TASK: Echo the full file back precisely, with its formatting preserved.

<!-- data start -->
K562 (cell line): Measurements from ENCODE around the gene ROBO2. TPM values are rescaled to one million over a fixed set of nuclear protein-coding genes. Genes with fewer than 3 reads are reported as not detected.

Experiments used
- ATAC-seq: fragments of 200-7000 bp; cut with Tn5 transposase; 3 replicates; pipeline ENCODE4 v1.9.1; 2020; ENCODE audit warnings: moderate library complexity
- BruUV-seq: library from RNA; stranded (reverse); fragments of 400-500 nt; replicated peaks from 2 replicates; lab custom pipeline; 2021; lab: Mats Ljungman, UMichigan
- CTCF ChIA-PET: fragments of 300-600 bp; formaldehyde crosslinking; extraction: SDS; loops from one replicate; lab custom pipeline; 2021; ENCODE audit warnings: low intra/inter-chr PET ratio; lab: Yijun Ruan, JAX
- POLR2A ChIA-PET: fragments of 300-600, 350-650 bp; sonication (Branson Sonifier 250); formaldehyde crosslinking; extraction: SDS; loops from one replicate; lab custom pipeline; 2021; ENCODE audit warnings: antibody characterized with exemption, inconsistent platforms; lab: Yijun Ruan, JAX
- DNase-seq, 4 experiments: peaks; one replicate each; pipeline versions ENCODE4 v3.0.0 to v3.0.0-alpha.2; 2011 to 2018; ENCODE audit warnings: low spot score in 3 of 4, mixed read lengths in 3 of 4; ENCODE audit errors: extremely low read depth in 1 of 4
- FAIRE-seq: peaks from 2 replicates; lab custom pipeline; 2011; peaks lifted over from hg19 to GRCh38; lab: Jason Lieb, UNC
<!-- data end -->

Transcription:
K562 (cell line): Measurements from ENCODE around the gene ROBO2. TPM values are rescaled to one million over a fixed set of nuclear protein-coding genes. Genes with fewer than 3 reads are reported as not detected.

Experiments used
- ATAC-seq: fragments of 200-7000 bp; cut with Tn5 transposase; 3 replicates; pipeline ENCODE4 v1.9.1; 2020; ENCODE audit warnings: moderate library complexity
- BruUV-seq: library from RNA; stranded (reverse); fragments of 400-500 nt; replicated peaks from 2 replicates; lab custom pipeline; 2021; lab: Mats Ljungman, UMichigan
- CTCF ChIA-PET: fragments of 300-600 bp; formaldehyde crosslinking; extraction: SDS; loops from one replicate; lab custom pipeline; 2021; ENCODE audit warnings: low intra/inter-chr PET ratio; lab: Yijun Ruan, JAX
- POLR2A ChIA-PET: fragments of 300-600, 350-650 bp; sonication (Branson Sonifier 250); formaldehyde crosslinking; extraction: SDS; loops from one replicate; lab custom pipeline; 2021; ENCODE audit warnings: antibody characterized with exemption, inconsistent platforms; lab: Yijun Ruan, JAX
- DNase-seq, 4 experiments: peaks; one replicate each; pipeline versions ENCODE4 v3.0.0 to v3.0.0-alpha.2; 2011 to 2018; ENCODE audit warnings: low spot score in 3 of 4, mixed read lengths in 3 of 4; ENCODE audit errors: extremely low read depth in 1 of 4
- FAIRE-seq: peaks from 2 replicates; lab custom pipeline; 2011; peaks lifted over from hg19 to GRCh38; lab: Jason Lieb, UNC